Gen: I somewhat stumbled across the industry, however since being a part of it I see how much people want to work with startups. It makes my job really great because we often have much larger, established companies wanting to work with us. I think the great thing about working with startups is that it feels like a very open community; we constantly see people in our space having a casual conversation that turns into a more fixed work arrangement, so I’d say that there were less hurdles than in the corporate sector.
What are your biggest achievements to date?
Su: seeing startups that have benefitted from the projects I worked on thriving and growing, and even those who weren’t ‘successful’ in the way they expected – seeing those founders working on other things and succeeding is a pretty special feeling. Being awarded a rare scholarship for my MSc programme and writing my masters dissertation in collaboration with a colleague, we gathered data from 11 film festivals across Europe and came top three in the Swedish Project Academy’s Master Thesis of the Year 2018 award.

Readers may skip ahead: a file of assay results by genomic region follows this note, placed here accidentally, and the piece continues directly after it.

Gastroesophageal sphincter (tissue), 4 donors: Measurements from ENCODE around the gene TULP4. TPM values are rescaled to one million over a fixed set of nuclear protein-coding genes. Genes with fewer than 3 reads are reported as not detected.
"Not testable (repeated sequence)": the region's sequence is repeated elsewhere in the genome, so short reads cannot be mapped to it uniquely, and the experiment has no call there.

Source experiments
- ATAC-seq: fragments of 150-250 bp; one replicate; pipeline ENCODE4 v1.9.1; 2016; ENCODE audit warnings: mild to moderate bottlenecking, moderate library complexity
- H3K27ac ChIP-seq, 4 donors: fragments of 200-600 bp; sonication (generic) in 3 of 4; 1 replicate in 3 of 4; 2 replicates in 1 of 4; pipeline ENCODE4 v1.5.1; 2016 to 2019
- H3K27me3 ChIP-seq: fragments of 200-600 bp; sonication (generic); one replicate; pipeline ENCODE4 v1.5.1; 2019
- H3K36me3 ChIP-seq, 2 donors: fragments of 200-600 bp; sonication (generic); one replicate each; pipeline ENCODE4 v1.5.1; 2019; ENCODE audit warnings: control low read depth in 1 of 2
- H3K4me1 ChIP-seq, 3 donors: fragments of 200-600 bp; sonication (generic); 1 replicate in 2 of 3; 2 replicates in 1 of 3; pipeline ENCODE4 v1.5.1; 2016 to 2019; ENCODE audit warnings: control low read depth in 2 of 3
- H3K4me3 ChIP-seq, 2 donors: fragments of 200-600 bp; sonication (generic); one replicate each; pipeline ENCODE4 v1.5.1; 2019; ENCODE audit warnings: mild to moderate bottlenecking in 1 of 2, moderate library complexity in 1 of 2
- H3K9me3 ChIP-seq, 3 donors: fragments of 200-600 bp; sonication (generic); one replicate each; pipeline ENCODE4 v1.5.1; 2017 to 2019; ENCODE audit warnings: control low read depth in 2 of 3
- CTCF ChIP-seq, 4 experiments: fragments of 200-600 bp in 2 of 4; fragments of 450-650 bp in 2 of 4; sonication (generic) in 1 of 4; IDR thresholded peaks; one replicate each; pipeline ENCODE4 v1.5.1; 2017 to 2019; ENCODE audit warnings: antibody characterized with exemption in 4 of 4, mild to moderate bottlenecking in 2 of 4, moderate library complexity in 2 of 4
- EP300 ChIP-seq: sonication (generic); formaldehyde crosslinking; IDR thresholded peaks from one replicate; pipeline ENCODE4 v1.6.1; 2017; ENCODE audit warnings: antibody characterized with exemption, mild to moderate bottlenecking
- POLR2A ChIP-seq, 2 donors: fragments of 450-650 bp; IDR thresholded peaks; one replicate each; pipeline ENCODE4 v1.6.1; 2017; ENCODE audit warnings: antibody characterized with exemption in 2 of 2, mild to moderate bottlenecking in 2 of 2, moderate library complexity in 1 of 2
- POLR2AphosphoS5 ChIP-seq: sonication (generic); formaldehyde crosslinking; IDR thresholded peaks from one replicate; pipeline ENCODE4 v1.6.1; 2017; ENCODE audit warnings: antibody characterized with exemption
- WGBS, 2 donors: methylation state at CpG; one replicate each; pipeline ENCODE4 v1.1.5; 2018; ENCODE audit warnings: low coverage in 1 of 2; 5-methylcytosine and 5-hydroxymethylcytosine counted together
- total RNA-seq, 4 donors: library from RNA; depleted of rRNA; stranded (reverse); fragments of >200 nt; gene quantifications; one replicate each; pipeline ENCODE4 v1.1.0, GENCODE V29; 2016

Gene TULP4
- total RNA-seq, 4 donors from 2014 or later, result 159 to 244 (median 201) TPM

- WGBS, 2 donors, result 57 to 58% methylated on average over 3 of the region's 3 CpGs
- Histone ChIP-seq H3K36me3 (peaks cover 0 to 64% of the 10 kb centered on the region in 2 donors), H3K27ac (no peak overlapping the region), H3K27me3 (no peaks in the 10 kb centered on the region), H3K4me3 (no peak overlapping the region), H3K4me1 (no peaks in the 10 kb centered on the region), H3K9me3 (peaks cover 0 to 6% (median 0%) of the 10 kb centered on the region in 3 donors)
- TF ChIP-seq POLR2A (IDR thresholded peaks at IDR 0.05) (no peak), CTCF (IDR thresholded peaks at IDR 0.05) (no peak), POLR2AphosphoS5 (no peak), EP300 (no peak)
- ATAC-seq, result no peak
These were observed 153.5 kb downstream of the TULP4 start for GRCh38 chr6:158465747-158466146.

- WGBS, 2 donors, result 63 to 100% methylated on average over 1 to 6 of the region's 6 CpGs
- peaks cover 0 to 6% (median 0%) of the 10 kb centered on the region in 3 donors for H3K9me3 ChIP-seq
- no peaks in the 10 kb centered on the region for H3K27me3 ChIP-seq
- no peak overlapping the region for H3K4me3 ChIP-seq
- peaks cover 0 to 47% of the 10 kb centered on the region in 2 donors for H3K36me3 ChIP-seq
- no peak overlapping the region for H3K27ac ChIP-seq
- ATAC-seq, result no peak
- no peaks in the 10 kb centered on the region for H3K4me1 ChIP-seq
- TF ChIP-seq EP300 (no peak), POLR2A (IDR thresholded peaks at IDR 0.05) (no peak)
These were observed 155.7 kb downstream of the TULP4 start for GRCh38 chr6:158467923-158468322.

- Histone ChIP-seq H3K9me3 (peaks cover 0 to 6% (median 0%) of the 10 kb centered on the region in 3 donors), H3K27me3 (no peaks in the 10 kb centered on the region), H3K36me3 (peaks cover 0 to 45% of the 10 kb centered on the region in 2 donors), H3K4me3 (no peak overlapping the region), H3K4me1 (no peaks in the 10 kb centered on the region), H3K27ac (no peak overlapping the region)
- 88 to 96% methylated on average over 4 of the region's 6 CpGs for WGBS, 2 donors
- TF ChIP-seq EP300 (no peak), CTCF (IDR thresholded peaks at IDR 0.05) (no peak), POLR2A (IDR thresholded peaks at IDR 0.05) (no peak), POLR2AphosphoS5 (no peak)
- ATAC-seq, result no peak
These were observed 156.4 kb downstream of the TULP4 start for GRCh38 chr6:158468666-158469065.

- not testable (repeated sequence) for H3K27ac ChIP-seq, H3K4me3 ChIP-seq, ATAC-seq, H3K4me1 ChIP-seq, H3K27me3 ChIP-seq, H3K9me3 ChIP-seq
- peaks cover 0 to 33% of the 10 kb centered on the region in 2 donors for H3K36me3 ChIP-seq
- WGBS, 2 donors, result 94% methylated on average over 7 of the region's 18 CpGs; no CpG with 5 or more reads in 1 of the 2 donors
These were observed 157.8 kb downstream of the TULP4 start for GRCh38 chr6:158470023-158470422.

Alice: In 2016, we were invited to showcase the project I set up, ‘Ignite Peterborough’ at the ‘Rondaforum, Smart Cities’ conference, as an example of a exceptional project operating in a small city. It was a tough road at times and the project faced closure on numerous occasions due to lack of funding, but when I finally left I felt accomplished, because of all the people we’d helped over the years.
Gen: passing my Marketing Diploma and the larger events I’ve organised for CRL, which have spawned opportunities for us.